I will not explain the options I used since there are many, and I don't want to make this guide any longer than it already is. Instead, I strongly suggest you visit the official Nginx documentation website to clarify each option's effect. You can also use the documentation to tailor the configuration to suit your needs best.

Default Virtual Host Configuration

The default virtual host is something Nginx will use to "reply" in a case where everything else fails. To clarify, imagine you have several virtual hosts on your server, respectively,,, and You also have a single public IP address that all virtual hosts are using (shared hosting), for example, You can configure the "default virtual host" in one of the following three ways.

If you don't set the default virtual host, the server will elect a virtual host who is first in the alphabetical/numerical order to be the default virtual host. In our example, that will be

You can select which virtual host you want to act as a default by setting the default and listen options in its configuration:

server_name default;
listen default_server;
You can also define a dedicated default host configuration, which I recommend you do. I have several public web servers, and I've set the same default host configuration on each one so that, if accessed, the default host will redirect the connection to my primary website (i.e., You can do the same by opening a new file at /etc/nginx/sites-available/default and paste in the following content:
server {
    server_name default;
    listen default_server;

    # Include general vhost configuration snippet
    include /etc/nginx/snippets/general-vhost.conf;

    # redirect everything to
    rewrite ^(.*)$$1 permanent;
By setting the default virtual host like that, for example, if someone is trying to access the IP address, its connection will be redirected to the website.

Virtual Hosts

In this subsection, we will configure our first virtual host (website). To do so, a few prerequisites need to be satisfied:

    • Domain Name: your domain name. To use a public domain, you must register it with a domain register and set the correct name servers. In case you want to use a test domain, you will need to either have a local DNS server or you will have to modify local hosts file (/etc/hosts on Linux systems, C:\Windows\System32\drivers\etc\hosts on MS Windows) by entering a correct hostname/IP address record (i.e.,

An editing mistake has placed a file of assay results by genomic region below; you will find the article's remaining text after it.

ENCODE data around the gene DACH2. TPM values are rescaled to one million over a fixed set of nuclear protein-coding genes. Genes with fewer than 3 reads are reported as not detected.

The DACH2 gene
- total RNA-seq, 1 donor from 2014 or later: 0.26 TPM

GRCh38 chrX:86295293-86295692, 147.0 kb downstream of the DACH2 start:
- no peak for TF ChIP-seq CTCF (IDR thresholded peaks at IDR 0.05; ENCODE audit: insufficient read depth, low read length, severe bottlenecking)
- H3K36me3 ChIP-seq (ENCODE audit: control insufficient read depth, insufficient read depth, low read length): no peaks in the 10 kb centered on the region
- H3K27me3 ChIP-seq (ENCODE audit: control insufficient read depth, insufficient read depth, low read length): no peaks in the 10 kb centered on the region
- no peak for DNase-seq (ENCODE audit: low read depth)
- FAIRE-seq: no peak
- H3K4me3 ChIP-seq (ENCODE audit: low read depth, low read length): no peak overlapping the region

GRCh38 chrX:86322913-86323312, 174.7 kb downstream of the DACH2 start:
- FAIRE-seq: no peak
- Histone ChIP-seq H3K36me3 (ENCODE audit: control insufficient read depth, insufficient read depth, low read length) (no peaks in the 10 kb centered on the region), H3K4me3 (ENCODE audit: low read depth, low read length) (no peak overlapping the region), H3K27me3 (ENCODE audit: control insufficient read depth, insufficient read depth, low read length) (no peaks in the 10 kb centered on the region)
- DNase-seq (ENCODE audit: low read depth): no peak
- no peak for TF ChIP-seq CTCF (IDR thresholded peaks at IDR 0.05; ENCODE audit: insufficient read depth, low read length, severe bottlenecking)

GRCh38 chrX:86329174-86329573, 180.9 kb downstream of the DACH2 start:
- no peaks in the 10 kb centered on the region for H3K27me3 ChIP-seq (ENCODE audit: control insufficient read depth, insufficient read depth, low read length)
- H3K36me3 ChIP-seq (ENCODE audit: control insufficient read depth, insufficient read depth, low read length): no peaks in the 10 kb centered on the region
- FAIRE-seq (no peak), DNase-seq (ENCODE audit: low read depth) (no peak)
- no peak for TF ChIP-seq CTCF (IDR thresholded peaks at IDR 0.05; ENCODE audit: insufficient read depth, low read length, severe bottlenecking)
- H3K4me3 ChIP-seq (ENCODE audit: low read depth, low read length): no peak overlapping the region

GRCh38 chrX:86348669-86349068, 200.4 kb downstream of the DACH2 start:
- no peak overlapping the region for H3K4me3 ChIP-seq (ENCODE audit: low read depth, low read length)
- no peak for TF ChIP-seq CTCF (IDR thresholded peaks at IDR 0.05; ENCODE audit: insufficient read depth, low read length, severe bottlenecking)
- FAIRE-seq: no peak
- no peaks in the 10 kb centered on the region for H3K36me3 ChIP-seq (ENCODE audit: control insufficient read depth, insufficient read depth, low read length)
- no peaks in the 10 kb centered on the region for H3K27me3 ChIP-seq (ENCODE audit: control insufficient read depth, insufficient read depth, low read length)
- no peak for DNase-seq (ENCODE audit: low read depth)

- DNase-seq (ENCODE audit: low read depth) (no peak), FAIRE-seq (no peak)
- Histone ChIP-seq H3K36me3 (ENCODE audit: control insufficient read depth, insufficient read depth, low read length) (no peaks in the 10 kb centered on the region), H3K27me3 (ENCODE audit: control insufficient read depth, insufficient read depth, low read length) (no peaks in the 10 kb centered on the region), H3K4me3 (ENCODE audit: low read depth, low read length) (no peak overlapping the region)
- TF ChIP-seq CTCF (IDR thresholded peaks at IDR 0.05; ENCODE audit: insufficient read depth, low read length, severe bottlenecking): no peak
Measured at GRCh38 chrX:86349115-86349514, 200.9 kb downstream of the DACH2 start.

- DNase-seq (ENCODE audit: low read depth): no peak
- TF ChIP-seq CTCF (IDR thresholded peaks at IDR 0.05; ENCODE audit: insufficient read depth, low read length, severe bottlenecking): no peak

• Content Location: a directory on the server where you will put your website content. The default location is /var/www/$DOMAIN (replace $DOMAIN with your domain name, i.e.,

As an example, I will use the domain name, and I will put the content in /var/www/ directory. I also want logging enabled for my website and logs to go into the/var/www/ directory. I will first create the required directories:

mkdir -p /var/www/{public_html,logs}
To create a virtual host configuration, I will open a new file at /etc/nginx/sites-available/, and I will paste in the following content:
server {
    # Include general vhost configuration snippet
    include /etc/nginx/snippets/general-vhost.conf;

    # Logging
    access_log  /var/www/;
    error_log   /var/www/ info;

    root /var/www/;
    index index.html;
    location / {
        try_files $uri $uri/ =404;
Everything is ready with the virtual host configuration in place, and Nginx can be started now. First, you can test the configuration by executing the following command:
nginx -t
If everything is OK, you will notice the following messages:
nginx: the configuration file /etc/nginx/nginx.conf syntax is ok
nginx: configuration file /etc/nginx/nginx.conf test is successful
You may also notice some (if any) [info] messages, which are OK to ignore. With [warning] messages, you can still start the Nginx. In case of any [error] messages, you will not be able to start Nginx, and you will have to address the mistake and fix the configuration. I also suggest you check the configuration and manage the [warning] messages too. If everything is OK, you can start Nginx by executing the following command:
systemctl start nginx.service


At this point, you should be able to see the website you are serving on your Nginx server. If you don't have a DNS for your domain in place, or if you're doing local host testing, you can still check the website by entering the following line to your local hosts file (/etc/hosts on Linux systems, C:\Windows\System32\drivers\etc\hosts on MS Windows):
You can use your web browser to test the site or the curl command to do the same. I have created a small index.html file in the/var/www/ directory containing only a "Hello All!!!" message, and that is what I expect to see when I access the website:
Hello All!!!
If your website is accessible, you have successfully installed and configured the Nginx web server. Remember, Nginx is a powerful tool that requires careful configuration and optimization to achieve the best performance and security. Regularly monitor your server's performance and security to ensure smooth operation. Thank you for reading, and happy web serving!

Share if you like. Thank you in advance!